Tuesday, April 8, 2008

The Law of the Excluded Middle does not apply to Programming Languages

While reading Herb Sutter's Blog I found a link in the comments to yet another rant about C++ and why this particular programmer does not use it any more. When are programmers going to wake up and stop this meaningless commentary about the merits of Programming Language A versus Programming Language B. When it comes to programming languages the Law of the Excluded Middle does not apply. The statements "C++ sucks" and "C++ is insanely great" are equally true. In fact you can say the same about Java, Perl, C#, etc.

It is not just that these statements can be true for one programmer and false for another. They can both be true to the same programmer on the same exact day. In fact, at this very moment I am compiling some C++ code and am of the opinion that C++ sucks and C++ is great. I think most programmers know what I am talking about. When a language does what you want or allows you to squeeze an extra uSec out of some code that needs said uSec squeezed it feels insanely great to have the privilege of working in that language. When a language gives you a completely cryptic page full of compiler errors before you squeeze out that uSec it really sucks.

This is really all that needs to be said to end all future language wars but like normal war, it will never stop. The average person just can't bare contradiction and this inevitably leads to conflict.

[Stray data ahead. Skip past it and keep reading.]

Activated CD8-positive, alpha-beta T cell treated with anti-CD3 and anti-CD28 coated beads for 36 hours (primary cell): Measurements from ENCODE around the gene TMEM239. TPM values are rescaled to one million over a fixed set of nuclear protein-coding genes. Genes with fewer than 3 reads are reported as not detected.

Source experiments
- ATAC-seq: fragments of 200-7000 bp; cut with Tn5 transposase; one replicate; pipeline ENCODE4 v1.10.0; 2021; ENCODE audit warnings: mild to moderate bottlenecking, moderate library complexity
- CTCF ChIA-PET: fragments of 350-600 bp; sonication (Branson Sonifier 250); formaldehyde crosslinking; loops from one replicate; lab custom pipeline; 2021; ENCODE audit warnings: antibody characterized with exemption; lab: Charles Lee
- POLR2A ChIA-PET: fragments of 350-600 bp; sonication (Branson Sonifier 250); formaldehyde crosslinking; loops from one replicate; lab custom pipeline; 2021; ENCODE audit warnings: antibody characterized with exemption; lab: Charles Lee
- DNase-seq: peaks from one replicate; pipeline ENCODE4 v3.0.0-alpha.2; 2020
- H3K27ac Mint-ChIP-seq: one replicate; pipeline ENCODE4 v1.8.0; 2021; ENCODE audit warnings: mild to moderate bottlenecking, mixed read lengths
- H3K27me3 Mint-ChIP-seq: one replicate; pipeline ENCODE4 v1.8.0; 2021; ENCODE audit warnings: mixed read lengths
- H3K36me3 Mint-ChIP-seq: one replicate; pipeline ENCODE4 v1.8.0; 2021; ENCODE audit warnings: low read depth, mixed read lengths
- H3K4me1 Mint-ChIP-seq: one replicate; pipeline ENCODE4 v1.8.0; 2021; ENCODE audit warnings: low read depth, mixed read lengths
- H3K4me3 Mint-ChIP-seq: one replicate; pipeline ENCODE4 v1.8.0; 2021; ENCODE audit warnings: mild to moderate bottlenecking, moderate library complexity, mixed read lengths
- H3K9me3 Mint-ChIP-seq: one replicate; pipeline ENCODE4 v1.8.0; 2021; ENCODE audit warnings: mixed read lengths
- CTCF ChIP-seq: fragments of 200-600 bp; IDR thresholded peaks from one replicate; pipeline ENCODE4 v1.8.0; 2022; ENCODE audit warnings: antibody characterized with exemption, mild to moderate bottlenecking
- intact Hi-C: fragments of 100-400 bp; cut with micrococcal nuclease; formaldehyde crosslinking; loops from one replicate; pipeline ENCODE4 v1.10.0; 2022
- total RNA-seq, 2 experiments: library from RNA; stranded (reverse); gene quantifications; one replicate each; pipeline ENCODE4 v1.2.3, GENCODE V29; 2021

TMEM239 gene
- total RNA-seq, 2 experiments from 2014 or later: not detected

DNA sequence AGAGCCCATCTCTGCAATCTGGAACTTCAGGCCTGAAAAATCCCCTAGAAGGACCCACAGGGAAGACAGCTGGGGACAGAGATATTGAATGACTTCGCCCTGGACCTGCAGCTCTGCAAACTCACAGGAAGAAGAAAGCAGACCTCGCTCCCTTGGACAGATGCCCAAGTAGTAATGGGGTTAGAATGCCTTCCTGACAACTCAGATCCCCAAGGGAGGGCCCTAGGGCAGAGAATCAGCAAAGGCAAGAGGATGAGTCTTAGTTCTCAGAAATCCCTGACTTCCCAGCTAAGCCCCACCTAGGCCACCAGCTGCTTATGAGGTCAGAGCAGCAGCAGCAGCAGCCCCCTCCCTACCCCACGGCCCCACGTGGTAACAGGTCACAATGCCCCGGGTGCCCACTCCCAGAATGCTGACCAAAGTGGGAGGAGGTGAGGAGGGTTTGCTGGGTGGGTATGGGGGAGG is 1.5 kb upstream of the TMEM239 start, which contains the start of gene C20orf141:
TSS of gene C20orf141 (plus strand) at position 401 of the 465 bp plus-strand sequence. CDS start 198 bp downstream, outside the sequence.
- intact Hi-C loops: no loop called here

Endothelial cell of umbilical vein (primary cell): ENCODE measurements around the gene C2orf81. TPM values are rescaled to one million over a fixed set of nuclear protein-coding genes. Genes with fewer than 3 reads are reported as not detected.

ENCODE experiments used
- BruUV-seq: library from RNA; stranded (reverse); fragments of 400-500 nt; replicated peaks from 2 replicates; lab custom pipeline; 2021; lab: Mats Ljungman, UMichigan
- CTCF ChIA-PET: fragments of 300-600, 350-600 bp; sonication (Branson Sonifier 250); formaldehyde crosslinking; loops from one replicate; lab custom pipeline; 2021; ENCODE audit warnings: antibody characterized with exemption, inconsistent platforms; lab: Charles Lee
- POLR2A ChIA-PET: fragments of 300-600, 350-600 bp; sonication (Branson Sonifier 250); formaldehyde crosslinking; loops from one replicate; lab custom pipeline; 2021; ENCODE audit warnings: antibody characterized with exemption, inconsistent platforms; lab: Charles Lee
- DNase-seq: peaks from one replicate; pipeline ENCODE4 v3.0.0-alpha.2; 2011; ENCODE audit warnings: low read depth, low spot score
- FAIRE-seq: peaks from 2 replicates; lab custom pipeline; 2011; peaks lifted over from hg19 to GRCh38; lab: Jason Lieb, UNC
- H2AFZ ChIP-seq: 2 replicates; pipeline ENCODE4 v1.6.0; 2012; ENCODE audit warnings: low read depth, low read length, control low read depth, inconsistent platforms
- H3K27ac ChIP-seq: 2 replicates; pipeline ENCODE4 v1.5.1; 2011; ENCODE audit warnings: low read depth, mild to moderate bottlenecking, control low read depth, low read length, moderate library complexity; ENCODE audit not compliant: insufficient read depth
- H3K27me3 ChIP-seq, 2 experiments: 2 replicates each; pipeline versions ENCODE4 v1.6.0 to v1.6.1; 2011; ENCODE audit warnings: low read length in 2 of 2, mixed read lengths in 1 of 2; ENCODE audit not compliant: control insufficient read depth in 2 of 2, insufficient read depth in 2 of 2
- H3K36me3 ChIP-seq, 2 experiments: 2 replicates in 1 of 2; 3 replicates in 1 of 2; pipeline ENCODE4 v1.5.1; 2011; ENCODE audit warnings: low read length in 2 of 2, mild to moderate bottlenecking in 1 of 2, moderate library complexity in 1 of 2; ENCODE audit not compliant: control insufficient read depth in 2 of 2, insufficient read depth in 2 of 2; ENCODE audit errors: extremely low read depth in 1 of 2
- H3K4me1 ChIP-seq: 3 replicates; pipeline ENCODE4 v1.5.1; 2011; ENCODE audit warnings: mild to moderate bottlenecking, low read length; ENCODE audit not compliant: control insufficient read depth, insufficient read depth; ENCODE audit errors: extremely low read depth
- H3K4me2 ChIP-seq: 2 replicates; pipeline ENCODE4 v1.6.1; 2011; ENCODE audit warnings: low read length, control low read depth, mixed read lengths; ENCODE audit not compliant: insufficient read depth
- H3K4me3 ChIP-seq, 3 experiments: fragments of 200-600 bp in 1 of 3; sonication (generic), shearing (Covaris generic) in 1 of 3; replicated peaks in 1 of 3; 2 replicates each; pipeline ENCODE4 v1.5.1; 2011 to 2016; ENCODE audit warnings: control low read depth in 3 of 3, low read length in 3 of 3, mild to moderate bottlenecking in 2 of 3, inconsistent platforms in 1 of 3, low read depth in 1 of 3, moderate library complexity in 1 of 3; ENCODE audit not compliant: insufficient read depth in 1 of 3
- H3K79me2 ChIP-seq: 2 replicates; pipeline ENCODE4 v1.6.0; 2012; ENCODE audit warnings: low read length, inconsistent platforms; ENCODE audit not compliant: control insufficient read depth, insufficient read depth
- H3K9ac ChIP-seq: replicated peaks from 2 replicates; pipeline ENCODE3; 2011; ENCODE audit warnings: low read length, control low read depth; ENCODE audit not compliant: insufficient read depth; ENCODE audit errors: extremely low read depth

Do I contradict myself? Very well, then I contradict myself, I am large, I contain multitudes.

-- Walt Whitman.

3 comments:

Raju. M said...

Thankx
Raju.M

Kalani said...

That's funny, I recently used that Whitman quote as the punchline in a totally different context.

I agree that there are a lot of different dimensions along which to measure a programming language. In my opinion, programming language theory is one of the most interesting subjects to study, so I'm biased toward the view that measuring a programming language requires a sophisticated understanding of the "deep logical structure" of programming languages generally.

There's a pretty famous (though not especially deep) theorem sometimes called the "full employment for compiler writer" theorem, which shows that there's no "best" optimizing compiler. So there will always be special-purpose compilers (and therefore languages) that best fit particular kinds of problems.

Not a new idea maybe, but important for youngins with their "one true language" bent to understand.

Sal Mangano said...

That Walt Whitman quote is one of my all time favorites. Anyone who lives past 25 and has any depth whatsoever is bound to contradict themselves at least a few times.

On another note... Lately I have been doing a lot of work on functional languages. It is making me wonder what the software development landscape would have been like today if the majority of development to the Lisp fork rather than the Fortan/Algol fork. What do you think?